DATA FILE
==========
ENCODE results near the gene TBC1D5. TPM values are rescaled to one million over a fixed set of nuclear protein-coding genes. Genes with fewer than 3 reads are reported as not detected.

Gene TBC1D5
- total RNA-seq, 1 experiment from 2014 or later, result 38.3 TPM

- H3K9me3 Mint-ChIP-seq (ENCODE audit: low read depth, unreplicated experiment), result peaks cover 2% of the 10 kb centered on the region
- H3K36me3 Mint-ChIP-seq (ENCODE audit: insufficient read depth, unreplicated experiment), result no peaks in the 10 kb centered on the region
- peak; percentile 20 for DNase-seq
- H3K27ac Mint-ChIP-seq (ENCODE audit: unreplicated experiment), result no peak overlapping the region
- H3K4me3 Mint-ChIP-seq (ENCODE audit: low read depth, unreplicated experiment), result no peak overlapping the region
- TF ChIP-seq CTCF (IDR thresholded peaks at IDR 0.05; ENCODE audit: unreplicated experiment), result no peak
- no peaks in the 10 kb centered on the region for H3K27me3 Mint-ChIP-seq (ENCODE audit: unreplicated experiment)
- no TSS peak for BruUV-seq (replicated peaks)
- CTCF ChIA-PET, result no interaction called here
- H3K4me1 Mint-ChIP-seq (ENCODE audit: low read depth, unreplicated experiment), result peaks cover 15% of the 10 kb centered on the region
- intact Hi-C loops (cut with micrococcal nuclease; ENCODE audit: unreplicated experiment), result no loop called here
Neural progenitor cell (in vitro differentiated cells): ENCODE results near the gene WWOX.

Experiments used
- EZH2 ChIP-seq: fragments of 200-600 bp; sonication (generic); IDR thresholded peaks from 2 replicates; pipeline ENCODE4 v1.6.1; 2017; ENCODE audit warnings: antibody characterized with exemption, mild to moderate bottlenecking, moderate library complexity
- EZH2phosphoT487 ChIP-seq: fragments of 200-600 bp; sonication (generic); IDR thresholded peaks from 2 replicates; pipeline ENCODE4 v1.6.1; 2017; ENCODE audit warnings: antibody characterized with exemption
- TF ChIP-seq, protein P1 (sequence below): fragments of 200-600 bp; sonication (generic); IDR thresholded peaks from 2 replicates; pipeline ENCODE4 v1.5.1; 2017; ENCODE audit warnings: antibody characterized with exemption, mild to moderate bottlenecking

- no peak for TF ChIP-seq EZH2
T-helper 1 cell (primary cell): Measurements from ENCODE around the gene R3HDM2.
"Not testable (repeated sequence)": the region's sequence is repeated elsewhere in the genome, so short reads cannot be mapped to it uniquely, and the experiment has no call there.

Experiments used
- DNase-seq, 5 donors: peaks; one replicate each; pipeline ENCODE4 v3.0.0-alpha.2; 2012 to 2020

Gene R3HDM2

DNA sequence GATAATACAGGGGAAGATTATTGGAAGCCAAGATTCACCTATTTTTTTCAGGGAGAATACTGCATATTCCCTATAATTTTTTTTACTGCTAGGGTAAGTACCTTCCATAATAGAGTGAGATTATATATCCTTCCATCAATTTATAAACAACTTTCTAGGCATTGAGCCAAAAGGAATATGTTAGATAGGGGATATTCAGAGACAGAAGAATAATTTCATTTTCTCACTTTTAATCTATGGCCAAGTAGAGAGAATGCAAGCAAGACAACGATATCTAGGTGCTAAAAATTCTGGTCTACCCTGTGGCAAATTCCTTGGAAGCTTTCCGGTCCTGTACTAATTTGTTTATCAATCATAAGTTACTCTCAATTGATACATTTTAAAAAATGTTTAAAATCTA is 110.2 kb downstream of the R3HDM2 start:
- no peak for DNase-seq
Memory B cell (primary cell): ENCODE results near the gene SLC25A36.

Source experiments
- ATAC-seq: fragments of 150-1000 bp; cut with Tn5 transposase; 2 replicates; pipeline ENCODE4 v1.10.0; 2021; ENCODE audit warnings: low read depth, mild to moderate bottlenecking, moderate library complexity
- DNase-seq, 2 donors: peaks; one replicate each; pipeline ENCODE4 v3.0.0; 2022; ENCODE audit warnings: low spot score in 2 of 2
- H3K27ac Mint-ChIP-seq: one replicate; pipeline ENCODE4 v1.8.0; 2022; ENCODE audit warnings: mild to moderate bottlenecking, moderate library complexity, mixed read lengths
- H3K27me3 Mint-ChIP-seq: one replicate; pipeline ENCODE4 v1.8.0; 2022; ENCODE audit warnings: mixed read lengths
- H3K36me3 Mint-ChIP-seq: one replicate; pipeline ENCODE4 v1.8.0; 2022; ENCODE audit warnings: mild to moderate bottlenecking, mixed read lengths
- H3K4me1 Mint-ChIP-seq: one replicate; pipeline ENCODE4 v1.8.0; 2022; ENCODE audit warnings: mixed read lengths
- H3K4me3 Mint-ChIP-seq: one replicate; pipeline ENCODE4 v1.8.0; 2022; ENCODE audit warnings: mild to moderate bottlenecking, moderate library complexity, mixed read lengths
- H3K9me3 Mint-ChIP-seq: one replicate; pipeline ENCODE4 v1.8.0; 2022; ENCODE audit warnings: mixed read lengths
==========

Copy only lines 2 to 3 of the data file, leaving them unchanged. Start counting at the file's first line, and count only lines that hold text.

Gene TBC1D5
- total RNA-seq, 1 experiment from 2014 or later, result 38.3 TPM